‘Big Red’ ready to join the elite in Wetherby’s showpiece Charlie Hall Chase today

Jockey Danny Cook with Definitly Red at Brian Ellison's stables.
Jockey Danny Cook with Definitly Red at Brian Ellison's stables.
0
Have your say

THE fact that Danny Cook regards Definitly Red’s victory in last year’s bet365 Charlie Hall Chase as one of the biggest of his career reflects well on the stature of Wetherby’s most prestigious and valuable race.

READ: Build-up to Definitly Red’s Cheltenham Gold Cup tilt

Definitly Red and Danny Cook clear the last in the 2018 Charlie Hall Chase at Wetherby.

Definitly Red and Danny Cook clear the last in the 2018 Charlie Hall Chase at Wetherby.

FLASHBACK: When Definitly Red won the Charlie Hall Chase

INTERVIEW: Trainer Warren Greatrex fances La Bague Au Roi’s chances
The first Yorkshire-trained winner since Peter Easterby’s Cybrandian prevailed in 1987, Cook hopes to join the Charlie Hall greats on the diminutive horse that he calls ‘Big Red’.

Victory in today’s £100,000 contest for the 10-year-old chestnut gelding, trained at Malton by Brian Ellison and owned by Phil Martin, would see the defending champion become just the seventh dual winner of an historic contest that celebrates the late Wetherby trainer Charlie Hall.

The six to achieve the feat – Wayward Lad, Celtic Shot, Barton Bank, One Man, See More Business and, most recently, Ollie Magern – represent some of modern jump racing’s most iconic names.

Owner Phil Martin (left) leads Definlty Red back into the Wetherby winners' enclosure after last year's Charlie Hall Chase triumph.

Owner Phil Martin (left) leads Definlty Red back into the Wetherby winners' enclosure after last year's Charlie Hall Chase triumph.

Cook is hopeful his mount can get the better of the likes of Warren Greatrex’s highly-regard mare La Bague Au Roi and the progressive Top Ville Ben for Catterick trainer Phil Kirby. “The horse is in great form. Brian’s horses have been running great of late so that’s a big tick in the box too,” Cook told The Yorkshire Post.

“I schooled him on Thursday morning and he jumped very well and seemed very full of himself. No excuses. He seems as good as ever – there are no qualms in that respect and he has still has the fire in the belly.”

Conditions today – and the complexion of the Charlie Hall – are likely to be very different compared to 12 months ago.

Then, Wetherby officials had to water the track extensively because of drying ground and a four-runner field became even more depleted when Double Shuffle crashed out at the very first fence before Black Corton made a shudering blunder under Bryony Frost shortly afterwards.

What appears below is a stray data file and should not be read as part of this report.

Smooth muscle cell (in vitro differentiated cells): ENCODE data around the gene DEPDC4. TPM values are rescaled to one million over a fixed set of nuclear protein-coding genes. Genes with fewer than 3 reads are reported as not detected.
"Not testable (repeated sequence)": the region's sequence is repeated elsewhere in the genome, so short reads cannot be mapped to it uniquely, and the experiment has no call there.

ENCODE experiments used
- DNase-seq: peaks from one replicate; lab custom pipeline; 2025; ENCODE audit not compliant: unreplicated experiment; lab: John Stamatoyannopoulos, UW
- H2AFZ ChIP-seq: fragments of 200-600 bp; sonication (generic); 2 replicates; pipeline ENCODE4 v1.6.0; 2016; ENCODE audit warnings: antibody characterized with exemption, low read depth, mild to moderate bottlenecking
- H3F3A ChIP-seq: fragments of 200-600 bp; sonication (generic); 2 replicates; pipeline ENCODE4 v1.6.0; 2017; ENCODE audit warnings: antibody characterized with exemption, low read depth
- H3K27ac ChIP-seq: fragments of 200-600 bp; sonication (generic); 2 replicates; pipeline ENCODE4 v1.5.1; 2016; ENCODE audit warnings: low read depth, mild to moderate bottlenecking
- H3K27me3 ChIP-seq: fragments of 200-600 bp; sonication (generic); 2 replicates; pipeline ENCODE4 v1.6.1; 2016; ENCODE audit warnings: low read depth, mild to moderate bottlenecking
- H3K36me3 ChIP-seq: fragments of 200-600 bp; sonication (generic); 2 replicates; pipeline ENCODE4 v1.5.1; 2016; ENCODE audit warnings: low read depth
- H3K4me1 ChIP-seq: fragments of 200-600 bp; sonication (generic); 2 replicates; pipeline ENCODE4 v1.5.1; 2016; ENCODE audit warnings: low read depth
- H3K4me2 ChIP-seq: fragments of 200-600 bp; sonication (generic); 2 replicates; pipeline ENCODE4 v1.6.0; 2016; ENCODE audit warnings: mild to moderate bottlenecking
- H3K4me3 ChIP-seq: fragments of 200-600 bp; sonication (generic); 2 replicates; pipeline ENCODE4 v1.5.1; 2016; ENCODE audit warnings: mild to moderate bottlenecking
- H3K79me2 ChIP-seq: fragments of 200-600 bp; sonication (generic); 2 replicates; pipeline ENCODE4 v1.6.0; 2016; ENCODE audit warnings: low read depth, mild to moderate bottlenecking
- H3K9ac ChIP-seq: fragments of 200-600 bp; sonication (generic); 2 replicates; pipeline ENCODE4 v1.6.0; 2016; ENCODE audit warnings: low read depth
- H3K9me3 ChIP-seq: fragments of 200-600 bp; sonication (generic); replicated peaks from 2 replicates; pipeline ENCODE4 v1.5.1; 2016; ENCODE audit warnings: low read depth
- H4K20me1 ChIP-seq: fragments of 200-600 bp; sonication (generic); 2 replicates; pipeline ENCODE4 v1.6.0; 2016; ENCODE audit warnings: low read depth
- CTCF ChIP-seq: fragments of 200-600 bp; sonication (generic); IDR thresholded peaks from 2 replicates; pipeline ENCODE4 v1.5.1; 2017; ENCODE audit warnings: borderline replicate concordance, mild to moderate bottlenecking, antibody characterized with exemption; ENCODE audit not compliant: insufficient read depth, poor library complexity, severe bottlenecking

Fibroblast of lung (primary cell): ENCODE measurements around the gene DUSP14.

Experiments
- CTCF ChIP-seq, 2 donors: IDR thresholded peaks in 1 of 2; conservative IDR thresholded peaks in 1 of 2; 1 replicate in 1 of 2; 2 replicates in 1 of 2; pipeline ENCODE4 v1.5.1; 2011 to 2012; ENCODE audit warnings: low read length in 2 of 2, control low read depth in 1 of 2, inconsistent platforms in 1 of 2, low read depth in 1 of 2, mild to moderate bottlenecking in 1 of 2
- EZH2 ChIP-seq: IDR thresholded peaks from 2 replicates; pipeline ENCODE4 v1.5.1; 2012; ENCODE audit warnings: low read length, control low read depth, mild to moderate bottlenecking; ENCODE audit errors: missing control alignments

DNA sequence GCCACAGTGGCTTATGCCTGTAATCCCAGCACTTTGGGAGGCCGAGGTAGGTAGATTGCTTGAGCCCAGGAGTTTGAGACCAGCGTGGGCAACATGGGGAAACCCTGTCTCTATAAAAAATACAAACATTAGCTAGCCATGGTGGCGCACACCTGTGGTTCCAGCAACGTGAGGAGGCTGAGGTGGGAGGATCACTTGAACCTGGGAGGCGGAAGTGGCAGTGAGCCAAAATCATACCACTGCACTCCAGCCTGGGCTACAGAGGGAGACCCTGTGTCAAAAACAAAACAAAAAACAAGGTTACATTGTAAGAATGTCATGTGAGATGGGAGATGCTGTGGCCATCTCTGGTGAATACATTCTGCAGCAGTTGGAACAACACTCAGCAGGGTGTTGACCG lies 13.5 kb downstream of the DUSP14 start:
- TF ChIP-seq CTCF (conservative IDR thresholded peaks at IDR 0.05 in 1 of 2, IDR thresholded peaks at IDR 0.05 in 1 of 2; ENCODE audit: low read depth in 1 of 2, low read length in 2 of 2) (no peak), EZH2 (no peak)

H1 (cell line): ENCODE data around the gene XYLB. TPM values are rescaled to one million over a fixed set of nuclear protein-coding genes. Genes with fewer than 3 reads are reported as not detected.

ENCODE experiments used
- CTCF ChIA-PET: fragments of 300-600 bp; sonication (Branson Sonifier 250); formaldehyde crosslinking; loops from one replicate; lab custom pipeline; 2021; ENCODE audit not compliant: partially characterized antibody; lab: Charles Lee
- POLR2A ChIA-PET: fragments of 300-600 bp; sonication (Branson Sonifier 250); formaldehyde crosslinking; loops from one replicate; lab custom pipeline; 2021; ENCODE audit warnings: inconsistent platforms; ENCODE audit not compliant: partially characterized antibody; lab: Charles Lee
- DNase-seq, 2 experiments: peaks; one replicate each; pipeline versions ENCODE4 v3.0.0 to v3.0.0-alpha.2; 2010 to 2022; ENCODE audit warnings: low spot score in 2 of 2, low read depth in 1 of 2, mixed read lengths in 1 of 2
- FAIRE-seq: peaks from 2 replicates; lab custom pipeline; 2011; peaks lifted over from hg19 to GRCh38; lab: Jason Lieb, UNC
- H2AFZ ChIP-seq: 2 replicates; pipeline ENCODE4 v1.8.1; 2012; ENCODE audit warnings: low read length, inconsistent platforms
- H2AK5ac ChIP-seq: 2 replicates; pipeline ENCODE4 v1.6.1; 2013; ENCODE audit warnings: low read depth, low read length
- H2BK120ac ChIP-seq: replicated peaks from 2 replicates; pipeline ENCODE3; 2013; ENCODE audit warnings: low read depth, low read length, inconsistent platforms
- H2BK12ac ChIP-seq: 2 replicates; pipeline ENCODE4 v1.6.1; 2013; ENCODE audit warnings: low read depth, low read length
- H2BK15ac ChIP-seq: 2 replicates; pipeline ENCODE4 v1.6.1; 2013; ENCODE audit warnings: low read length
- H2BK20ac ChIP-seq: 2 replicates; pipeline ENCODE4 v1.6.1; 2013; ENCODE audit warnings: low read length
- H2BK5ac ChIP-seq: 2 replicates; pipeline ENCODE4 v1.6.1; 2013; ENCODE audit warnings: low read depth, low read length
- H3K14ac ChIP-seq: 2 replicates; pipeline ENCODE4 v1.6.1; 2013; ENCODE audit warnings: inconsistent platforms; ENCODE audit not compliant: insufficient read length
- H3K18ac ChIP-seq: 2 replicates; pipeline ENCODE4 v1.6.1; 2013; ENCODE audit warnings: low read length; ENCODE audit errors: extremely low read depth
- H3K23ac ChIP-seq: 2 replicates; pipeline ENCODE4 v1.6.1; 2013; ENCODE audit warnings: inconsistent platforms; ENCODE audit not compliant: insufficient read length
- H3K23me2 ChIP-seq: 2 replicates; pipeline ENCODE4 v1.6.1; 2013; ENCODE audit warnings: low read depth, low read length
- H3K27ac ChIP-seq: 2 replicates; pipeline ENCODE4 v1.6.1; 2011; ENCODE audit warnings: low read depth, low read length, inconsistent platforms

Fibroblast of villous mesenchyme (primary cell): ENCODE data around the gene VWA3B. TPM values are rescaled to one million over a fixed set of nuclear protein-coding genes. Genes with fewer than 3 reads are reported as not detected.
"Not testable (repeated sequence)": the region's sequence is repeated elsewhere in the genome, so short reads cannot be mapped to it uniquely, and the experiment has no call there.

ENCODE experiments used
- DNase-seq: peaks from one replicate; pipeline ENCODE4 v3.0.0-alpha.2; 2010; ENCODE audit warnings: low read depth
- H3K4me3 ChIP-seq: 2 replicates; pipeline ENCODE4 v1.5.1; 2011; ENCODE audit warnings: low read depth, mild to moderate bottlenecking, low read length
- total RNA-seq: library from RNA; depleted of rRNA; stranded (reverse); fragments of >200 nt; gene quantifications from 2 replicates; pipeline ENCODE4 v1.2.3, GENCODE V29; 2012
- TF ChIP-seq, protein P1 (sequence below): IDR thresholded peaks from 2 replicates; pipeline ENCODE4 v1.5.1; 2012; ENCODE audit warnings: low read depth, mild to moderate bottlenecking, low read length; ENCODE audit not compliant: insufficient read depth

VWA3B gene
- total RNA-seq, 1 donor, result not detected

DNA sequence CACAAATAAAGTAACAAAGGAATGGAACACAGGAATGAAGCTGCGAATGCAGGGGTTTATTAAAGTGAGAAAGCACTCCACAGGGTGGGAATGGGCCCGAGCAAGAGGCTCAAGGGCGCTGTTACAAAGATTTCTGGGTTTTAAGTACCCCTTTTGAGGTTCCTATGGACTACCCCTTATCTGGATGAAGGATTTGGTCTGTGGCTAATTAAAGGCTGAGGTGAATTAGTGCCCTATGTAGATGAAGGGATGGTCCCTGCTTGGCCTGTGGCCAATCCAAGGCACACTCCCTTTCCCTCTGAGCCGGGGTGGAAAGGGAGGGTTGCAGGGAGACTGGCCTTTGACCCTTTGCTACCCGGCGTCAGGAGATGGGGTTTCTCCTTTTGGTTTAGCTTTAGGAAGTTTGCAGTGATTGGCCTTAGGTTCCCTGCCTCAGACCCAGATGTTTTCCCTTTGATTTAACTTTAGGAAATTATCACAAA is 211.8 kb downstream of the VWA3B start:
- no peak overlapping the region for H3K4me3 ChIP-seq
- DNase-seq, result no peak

Yet, just last week, parts of the Wetherby track were under water and the presence of the mare La Bague Au Roi, a dual Grade One-winning novice chaser for champion jockey Richard Johnson, adds more quality to the select seven-runner line-up.

“The mare means there’s a lot more depth than last year,” said Cook as he perused the entries. “In that respect, it will be a better race but I still think ‘Red’ is the one to beat in my mind.”

When asked what it takes to win a three-mile chase around Wetherby, he explained: “The main thing is a good start because the first fence comes up very quickly. Good jump at the first and that should put you in a good rhythm. You need at the back of your mind, when you jump the last at the end of the back straight for the final time, that there’s still a long way to go and you need to conserve whatever energy you can.

“Wetherby is a great track to ride because it is even with nice sweeping bends.”

Growing up in Romford, Essex, the Charlie Hall Chase was always one of the highlights of Cook’s year because it meant the resumption of National Hunt racing on terrestrial television.

Little did he realise that he would become part of the illustrious race’s roll of honour when he left home, without ever having sat on a horse, to go to the Northern Racing College in Doncaster.

It explains why he welcomes the decision of ITV Racing to bring its entire production operation to Wetherby for the first time since the network became racing’s terrestrial broadcaster in January, 2017.

Previously, presenter Ed Chamberlin – and his team – have been based at Ascot on this day and were criticised last year for being condescending about the success of Definitly Red, a horse with 14 wins and nearly £400,000 of prize money to his name.

These numbers could be even more impressive if Cook’s saddle had not slipped from the horse in the 2017 National – or if the luckless Definitly Red had not been brought down in this year’s Cheltenham Gold Cup.

While a second National tilt is a possibility, Cook’s immediate priority is winning a second Charlie Hall. “It’s a race I grew up watching on television and always wanted to win,” he added. “Hopefully it will work well for ITV. It’s such a good day, and track it is surprising that it has taken so long to get them up here.

“Though it never gets many runners, the Charlie Hall is a great spectacle because it marks the return of the three-mile steeplechasers who turn up each year – and who the public have been following for years.”

Horses like Definitly Red.

JEDD O’Keeffe’s Sam Spinner recorded a second successive novice chase win at Wetherby yesterday when ridden to victory by Joe Colliver.